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Rampart Ethics Give Career Cop the Blues

March 01, 2000|DANA PARSONS

We'd played phone tag, and I almost gave up. But longtime cop Dave Barr was eager to talk. Very eager.

Surprising, considering that the subject was police ethics. And what better timing than in the wake of the LAPD's Rampart Division scandal--a cesspool of evidence-planting, perjury, cover-ups and unprovoked aggression against citizens that has led to dozens of verdicts being overturned and the threat of multimillion-dollar lawsuits.

Usually when you challenge cops on things like that, you get your hat handed to you.

The 56-year-old Barr is a different breed of cat.

How do things get that far out of whack? Can citizens trust police? Forget the code of silence from cops; how about a code of outrage?

A cop for 32 years before becoming director of the police recruit training center on the Golden West College campus, Barr says those are exactly the questions to be asked.

"It kills us," he says of the Rampart scandal. "I'm convinced that in order for local police to be effective, they've got to have public trust. Some people, we'll never get it from--that's the nature of the beast--but for the vast majority, we've got to have them trust us."

Most citizens know that the majority of cops retire after honorable careers. But Barr says that shouldn't obscure the failings of those who dishonor the badge.

The reason, he says, is the immense power police have. "Many recruits don't understand where their authority comes from," Barr says. "So we have to take them back to the Constitution. When you have someone with the power we have--the greatest single power a society can give away--they give to police."

I ask Barr how the proverbial "bad apples" end up that way.

"Peer pressure does it. Power does it. There's a sense that with a heavy badge, you can get away with anything. If you have a propensity to be a bully as a kid or young adult, and now you've got a badge, guess what you're going to be?"

Accordingly, Golden West recruits are told on the first day that they must adhere to a higher standard of conduct than the average citizen. And they are told that lack of character can get them drummed out faster than any other shortcoming.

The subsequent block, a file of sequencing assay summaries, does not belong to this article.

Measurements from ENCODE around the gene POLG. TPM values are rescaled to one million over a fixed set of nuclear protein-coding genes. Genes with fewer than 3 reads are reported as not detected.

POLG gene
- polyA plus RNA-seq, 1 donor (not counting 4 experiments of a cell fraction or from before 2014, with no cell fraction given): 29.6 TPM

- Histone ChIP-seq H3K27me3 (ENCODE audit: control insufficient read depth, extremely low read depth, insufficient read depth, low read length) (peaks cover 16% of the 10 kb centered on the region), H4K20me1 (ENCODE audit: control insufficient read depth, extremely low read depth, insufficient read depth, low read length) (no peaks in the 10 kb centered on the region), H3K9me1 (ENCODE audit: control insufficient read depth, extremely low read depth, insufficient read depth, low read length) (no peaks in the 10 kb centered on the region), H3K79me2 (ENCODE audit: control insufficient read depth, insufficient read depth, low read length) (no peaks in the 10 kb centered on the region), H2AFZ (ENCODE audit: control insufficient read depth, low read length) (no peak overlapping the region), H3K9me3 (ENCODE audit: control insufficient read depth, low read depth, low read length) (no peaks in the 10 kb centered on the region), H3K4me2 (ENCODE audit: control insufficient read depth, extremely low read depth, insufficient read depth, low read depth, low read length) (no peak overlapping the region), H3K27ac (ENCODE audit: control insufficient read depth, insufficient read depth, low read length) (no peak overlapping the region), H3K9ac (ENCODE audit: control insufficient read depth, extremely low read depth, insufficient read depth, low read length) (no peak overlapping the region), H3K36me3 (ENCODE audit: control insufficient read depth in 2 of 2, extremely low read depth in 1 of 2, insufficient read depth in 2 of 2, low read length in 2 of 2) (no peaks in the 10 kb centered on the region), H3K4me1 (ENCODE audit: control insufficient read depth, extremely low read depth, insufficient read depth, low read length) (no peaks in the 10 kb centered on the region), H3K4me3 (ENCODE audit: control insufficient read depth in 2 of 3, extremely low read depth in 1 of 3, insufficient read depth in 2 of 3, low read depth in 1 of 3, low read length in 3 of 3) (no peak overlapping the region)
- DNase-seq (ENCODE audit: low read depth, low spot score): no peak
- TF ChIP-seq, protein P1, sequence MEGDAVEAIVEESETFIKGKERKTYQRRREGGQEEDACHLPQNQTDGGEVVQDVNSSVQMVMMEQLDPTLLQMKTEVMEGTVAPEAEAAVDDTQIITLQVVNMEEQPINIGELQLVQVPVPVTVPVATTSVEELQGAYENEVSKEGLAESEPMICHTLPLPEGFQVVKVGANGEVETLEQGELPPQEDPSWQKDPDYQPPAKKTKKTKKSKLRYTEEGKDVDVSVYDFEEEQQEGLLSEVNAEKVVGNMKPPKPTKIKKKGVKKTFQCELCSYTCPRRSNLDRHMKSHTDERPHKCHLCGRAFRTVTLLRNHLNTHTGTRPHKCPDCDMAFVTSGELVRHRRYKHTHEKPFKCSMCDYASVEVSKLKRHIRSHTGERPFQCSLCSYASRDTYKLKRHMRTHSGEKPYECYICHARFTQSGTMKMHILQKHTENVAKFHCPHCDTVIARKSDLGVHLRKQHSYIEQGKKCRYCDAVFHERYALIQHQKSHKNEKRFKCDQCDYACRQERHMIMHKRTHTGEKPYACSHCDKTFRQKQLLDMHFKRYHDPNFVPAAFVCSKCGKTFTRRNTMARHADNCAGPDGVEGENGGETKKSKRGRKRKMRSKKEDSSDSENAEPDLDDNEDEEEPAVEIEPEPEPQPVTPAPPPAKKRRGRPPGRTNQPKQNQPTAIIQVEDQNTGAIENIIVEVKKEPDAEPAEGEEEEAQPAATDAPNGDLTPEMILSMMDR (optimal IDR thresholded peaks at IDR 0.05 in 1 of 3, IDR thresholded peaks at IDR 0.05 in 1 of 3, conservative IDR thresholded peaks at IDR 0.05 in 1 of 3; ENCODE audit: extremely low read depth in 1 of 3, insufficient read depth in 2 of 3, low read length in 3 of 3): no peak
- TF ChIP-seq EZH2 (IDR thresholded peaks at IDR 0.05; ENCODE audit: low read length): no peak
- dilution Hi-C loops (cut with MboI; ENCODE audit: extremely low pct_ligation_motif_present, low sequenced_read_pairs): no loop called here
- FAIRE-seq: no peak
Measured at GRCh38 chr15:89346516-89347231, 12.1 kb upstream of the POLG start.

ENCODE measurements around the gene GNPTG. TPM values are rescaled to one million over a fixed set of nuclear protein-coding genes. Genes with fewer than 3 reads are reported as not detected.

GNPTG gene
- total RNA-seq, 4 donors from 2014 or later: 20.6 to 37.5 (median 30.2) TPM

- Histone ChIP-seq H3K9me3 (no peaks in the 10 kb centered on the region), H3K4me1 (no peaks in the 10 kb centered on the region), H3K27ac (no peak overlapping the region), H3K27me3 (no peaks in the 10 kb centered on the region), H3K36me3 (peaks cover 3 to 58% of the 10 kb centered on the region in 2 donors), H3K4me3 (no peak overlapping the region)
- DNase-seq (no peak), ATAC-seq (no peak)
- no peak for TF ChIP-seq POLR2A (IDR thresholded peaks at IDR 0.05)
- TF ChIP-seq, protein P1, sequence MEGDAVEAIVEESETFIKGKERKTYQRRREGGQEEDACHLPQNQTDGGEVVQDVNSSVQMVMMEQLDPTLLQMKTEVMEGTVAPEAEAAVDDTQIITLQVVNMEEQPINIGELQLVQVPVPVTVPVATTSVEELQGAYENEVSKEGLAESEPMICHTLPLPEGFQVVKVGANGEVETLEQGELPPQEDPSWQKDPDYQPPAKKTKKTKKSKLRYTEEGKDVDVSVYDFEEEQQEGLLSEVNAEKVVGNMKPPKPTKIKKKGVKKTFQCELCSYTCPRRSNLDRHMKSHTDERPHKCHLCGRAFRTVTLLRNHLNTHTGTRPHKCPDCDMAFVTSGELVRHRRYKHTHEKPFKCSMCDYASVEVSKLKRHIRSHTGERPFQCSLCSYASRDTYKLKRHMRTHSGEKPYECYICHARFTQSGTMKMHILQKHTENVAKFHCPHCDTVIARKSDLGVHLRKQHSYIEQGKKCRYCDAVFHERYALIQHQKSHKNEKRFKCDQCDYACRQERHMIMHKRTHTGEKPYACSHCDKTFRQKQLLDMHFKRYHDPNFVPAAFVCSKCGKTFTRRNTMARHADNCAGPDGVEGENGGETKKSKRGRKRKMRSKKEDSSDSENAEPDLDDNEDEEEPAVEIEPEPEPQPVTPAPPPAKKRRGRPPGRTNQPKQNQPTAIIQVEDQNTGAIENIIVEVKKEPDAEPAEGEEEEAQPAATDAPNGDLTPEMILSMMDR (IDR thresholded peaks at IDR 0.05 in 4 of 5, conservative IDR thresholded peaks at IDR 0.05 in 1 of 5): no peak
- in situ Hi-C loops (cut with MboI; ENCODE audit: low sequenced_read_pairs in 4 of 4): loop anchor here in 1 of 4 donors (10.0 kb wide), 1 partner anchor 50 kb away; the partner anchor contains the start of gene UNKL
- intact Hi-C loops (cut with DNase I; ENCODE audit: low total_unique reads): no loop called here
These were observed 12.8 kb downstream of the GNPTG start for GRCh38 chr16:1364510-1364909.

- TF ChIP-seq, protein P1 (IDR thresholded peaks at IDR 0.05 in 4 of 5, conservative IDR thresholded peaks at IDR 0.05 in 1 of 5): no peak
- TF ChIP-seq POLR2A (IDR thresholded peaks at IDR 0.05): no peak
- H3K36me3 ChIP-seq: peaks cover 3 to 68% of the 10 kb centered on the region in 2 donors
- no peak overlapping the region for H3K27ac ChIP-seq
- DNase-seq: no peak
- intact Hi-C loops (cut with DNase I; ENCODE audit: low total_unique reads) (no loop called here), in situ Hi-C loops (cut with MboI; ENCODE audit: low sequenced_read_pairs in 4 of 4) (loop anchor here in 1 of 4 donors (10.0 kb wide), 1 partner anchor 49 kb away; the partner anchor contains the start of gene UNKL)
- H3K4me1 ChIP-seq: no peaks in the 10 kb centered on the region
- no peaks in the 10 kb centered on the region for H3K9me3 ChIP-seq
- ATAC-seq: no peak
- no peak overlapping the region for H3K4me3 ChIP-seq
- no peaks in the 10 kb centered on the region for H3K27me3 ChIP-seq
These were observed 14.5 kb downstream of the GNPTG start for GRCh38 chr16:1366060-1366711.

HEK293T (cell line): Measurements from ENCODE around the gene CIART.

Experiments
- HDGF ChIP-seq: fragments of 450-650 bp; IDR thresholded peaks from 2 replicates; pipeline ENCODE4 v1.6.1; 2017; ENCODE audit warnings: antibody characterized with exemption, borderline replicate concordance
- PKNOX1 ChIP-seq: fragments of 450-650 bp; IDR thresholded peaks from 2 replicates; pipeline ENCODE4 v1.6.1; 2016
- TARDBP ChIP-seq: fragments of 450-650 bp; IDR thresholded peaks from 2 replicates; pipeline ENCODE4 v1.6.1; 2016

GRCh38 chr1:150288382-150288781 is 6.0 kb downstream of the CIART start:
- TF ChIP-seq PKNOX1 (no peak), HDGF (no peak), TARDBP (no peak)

Excuses Are a Cop-Out

Before moving to Golden West three years ago, Barr's police career culminated as La Palma police chief. He hasn't worked the street since 1979 but says he understands how frustrating (and dangerous) police work can be.

Deep down in our souls, many of us may not mind if police cut corners to nab the bad guys. For that reason, many citizens cut police slack when they break the rules.

That has become an excuse, Barr says, for bad behavior. A cop-out, if you will.

"Here's what cops look at," he says. "They see a system that doesn't care if the guy is guilty or not guilty--it's whether the game was played correctly. Guilt or innocence, the suffering of the victim--that isn't the issue. But cops do see those things as the issue."

The result, he says, is that police overstep their bounds and become judge and jury.

But that's human nature, isn't it? "Police subscribe to and belong to a system," Barr says. "We have to accept that system."

But isn't that a lot to ask? "It is, but dammit, if they're part of the system, they must," Barr says.

Many cops would scoff at such thoughts, but Barr says it's important to know that many cops would not. "American police have come to hate the ACLU," he says. "I'm on the other end. I think the ACLU is a good thing."

That's probably too much for Barr's fellow cops to digest. One step at a time.

Building a better mousetrap requires many parts, but Barr says it all starts with recruitment and ends with a police organization with unflinching integrity.

He laments that of the 744 training hours facing recruits, four are devoted to ethics.

Golden West is expanding that a bit with a pilot program that emphasizes character traits and he makes a key distinction between ethics and character. "Ethics are the rules," he says. "Character is what makes you adhere to the rules when nobody is looking."

With better hirings, better training and strong leadership, Barr says, police can regain their credibility.

For now, most of us would settle for police condemnation of improper behavior. Until last week, when the LAPD police union spoke out, I hadn't seen any denunciation of the burgeoning scandal from the rank-and-file.

Barr sighs and says that's part of the police culture that has to change.

"What you find is that cops get very defensive," he says. "As soon as this happened in L.A., they'll start to defend it instead of saying, 'No, that behavior is absolutely wrong and there is no excuse for it.' Yeah, you want to put the bad guys away, but you do it the right way."

Dana Parsons' column appears Wednesday, Friday and Sunday. Readers may reach Parsons by calling (714) 966-7821 or by writing to him at the Times Orange County Edition, 1375 Sunflower Ave., Costa Mesa, CA 92626, or by e-mail to

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